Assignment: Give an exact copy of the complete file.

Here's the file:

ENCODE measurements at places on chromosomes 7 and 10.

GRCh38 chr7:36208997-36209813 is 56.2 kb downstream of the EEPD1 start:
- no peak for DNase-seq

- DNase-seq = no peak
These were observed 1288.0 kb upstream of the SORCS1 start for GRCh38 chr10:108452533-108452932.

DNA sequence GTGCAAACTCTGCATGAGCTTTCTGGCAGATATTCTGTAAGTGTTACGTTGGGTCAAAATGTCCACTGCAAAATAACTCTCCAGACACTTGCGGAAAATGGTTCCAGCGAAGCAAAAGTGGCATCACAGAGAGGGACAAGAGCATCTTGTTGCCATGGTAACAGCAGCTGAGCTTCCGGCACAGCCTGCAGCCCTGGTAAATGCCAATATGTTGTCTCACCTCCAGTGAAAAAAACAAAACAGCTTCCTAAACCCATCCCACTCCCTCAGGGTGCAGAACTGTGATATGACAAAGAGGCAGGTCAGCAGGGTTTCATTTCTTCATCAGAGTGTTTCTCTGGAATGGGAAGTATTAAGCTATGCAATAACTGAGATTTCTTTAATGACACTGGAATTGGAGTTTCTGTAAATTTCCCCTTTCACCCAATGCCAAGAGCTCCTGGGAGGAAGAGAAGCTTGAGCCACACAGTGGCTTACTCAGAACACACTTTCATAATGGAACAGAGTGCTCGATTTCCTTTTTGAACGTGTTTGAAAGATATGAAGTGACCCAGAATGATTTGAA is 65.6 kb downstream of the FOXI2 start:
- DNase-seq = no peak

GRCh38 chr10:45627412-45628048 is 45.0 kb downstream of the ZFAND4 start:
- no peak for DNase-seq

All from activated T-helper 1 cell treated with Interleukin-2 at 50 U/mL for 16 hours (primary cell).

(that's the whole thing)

ENCODE measurements at places on chromosomes 7 and 10.

GRCh38 chr7:36208997-36209813 is 56.2 kb downstream of the EEPD1 start:
- no peak for DNase-seq

- DNase-seq = no peak
These were observed 1288.0 kb upstream of the SORCS1 start for GRCh38 chr10:108452533-108452932.

DNA sequence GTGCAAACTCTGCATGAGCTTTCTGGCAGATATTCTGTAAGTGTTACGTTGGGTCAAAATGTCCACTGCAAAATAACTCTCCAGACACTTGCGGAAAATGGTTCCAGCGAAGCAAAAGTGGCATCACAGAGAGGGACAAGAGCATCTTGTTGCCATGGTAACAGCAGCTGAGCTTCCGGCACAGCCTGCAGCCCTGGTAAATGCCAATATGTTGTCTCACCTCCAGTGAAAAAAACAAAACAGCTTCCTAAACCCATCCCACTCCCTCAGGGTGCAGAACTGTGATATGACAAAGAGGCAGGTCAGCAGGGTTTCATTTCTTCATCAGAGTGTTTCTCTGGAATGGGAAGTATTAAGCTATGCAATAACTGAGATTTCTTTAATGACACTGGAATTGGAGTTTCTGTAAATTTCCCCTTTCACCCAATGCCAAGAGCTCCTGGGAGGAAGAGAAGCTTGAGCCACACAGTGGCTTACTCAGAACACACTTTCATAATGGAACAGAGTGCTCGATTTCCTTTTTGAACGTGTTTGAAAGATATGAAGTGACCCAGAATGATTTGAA is 65.6 kb downstream of the FOXI2 start:
- DNase-seq = no peak

GRCh38 chr10:45627412-45628048 is 45.0 kb downstream of the ZFAND4 start:
- no peak for DNase-seq

All from activated T-helper 1 cell treated with Interleukin-2 at 50 U/mL for 16 hours (primary cell).